wherein any of the operations of scheduling, rendering encoding and multiplexing are such that images, obtained by decoding transmitted data identified with any of the programs and displaying the resultant video signal, are essentially similar to those obtainable by rendering and encoding the programs separately, transmitting the respective encoded program alone over a similar transmission stream, decoding the transmitted data and displaying the resultant video signal.
There is also provided, according to the invention, Apparatus connectable to a digital video broadcasting (DVB) system, having a plurality of receivers, for feeding thereto a transport stream that carries data representing a plurality of informational video programs, the transport stream having any given transmission rate and the receivers being operative to select from the transport stream data identified with any given program and to decode the identified data into a corresponding displayable video signal, structured as periodic frames, the apparatus comprising:
storage for storing a plurality of informational video programs;
a scheduler for scheduling a plurality of the stored programs along corresponding simultaneous time lines;
a renderer for rendering each of the scheduled programs to obtain a corresponding image representation;
an encoder for encoding the image representation into a corresponding encoded video stream, having a format decodable by any of the receivers and consisting of successive data segments, each segment being associated with a respective frame of any video signal resulting from decoding it;
a multiplexer and re-formatter for multiplexing a plurality of the encoded video streams, in an interleaved manner, and for formatting them into the transport stream; and
an organizer operative to control the operation of the scheduler, the renderer the encoder and the multiplexer so that images, obtained by decoding transmitted data identified with any of the programs and displaying the resultant video signal, are essentially similar to those obtainable by rendering and encoding the programs separately, transmitting the respective encoded program alone over a similar transmission stream, decoding the transmitted data and displaying the resultant video signal.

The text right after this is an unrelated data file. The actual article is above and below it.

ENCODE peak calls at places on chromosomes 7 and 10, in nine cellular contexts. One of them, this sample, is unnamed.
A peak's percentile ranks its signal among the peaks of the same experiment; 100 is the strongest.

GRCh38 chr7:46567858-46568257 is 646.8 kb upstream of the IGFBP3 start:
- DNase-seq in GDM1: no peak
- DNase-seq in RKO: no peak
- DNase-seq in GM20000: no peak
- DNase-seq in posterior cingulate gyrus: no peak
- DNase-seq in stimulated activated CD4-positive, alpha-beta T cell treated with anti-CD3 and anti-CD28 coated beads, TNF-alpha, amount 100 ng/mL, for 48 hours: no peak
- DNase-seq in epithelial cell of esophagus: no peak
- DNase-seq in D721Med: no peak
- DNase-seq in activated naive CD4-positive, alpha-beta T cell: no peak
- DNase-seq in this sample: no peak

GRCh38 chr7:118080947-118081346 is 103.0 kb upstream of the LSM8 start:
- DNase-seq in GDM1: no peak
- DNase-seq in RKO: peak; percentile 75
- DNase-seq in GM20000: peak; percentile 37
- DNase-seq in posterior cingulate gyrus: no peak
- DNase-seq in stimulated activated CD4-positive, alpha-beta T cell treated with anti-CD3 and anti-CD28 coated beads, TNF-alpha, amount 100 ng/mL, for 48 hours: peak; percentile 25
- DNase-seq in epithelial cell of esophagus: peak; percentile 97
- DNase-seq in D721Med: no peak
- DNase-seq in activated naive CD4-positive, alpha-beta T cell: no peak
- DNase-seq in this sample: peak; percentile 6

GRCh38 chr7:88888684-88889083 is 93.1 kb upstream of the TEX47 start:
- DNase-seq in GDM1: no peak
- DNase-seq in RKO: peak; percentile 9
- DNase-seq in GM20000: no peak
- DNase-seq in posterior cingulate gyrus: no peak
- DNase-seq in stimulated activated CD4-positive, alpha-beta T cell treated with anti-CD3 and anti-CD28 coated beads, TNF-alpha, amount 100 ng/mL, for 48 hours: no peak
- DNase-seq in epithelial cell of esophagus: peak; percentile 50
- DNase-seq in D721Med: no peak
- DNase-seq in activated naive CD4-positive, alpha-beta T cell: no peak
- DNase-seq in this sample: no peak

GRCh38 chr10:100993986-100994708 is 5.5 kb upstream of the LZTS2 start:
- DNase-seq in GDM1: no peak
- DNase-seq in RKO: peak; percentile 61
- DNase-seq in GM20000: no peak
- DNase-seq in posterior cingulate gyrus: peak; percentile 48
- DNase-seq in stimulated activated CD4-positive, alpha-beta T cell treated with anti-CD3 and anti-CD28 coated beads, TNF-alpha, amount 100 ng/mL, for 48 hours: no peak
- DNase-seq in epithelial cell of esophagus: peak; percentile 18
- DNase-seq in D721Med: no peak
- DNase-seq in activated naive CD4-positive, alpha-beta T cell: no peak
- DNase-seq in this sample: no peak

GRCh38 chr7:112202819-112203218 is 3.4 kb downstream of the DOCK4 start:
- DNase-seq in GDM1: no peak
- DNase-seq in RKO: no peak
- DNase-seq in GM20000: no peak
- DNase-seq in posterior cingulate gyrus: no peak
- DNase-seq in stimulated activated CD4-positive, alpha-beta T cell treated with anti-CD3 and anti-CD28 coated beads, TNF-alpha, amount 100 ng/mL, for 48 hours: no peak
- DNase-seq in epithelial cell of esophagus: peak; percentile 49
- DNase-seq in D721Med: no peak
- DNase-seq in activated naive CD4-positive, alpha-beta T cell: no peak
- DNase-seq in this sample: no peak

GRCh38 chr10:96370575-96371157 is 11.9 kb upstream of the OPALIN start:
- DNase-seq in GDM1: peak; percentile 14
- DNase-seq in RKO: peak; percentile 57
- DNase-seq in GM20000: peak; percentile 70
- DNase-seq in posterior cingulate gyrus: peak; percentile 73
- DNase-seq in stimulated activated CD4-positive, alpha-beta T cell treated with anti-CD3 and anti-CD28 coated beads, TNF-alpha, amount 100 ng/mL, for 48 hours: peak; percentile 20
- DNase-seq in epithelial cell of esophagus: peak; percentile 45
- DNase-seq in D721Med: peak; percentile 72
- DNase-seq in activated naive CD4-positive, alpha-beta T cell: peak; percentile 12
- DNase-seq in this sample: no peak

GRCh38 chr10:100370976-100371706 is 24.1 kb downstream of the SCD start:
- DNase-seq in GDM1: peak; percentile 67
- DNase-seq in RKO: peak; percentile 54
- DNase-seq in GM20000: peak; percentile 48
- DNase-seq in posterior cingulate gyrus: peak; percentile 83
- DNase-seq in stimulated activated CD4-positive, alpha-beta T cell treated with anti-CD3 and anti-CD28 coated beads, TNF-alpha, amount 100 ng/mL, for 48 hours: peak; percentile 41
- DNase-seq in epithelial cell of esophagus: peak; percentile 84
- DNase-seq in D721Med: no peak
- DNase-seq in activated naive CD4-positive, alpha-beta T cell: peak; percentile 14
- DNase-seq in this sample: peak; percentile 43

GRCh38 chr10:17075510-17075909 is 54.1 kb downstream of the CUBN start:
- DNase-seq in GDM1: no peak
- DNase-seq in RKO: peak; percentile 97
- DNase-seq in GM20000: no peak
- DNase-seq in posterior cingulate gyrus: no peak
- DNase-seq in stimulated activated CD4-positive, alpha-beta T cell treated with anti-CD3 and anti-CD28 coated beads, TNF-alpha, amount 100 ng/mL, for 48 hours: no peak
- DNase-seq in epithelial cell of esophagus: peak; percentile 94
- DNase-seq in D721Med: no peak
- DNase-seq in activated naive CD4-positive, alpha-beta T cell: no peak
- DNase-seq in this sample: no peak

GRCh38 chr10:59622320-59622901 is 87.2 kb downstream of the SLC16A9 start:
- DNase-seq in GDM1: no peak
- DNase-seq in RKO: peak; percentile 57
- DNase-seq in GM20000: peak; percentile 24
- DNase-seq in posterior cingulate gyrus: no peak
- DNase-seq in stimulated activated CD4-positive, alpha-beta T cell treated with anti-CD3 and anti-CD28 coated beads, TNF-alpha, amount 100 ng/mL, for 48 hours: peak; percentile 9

According to further features of the invention, each data segment within the transport stream reaches any receiver, set to select and decode it, within a given time period prior to the start of the associated frame in the resultant video signal; the acceptable standards include structuring the encoded video stream by groups of frames and the encoding includes determining the beginning and end of any group of frames, whereby the lengths of the groups may vary along the stream.
According to additional features of the invention the method further comprises—adjusting any parameters governing the encoding of any of the programs for any portion of the respective encoded video stream so as to reduce the amount of data in the portion;
continuously calculating the sequence in which data segments from the encoded video streams of the various programs are to be multiplexed into the combined stream and the lengths of such segments; and
repeating step (iv) for any portion of any program with changed encoding parameters;
repeating steps (ii) and (iii) for any program or portion thereof, whereby its schedule is changed from the previous one.
According to other features of the invention, the schedule of any program or portion thereof along its respective time line, resulting from the scheduling in step (ii), may deviate from that prescribed by the respective scheduling data; and
the transport stream, being an informational transport stream, is carried by a digital video broadcasting (DVB) system along with a plurality of other transport streams and the receivers are operative to select and decode data in any of the other transport streams in the same manner as they do with respect to the informational transport stream.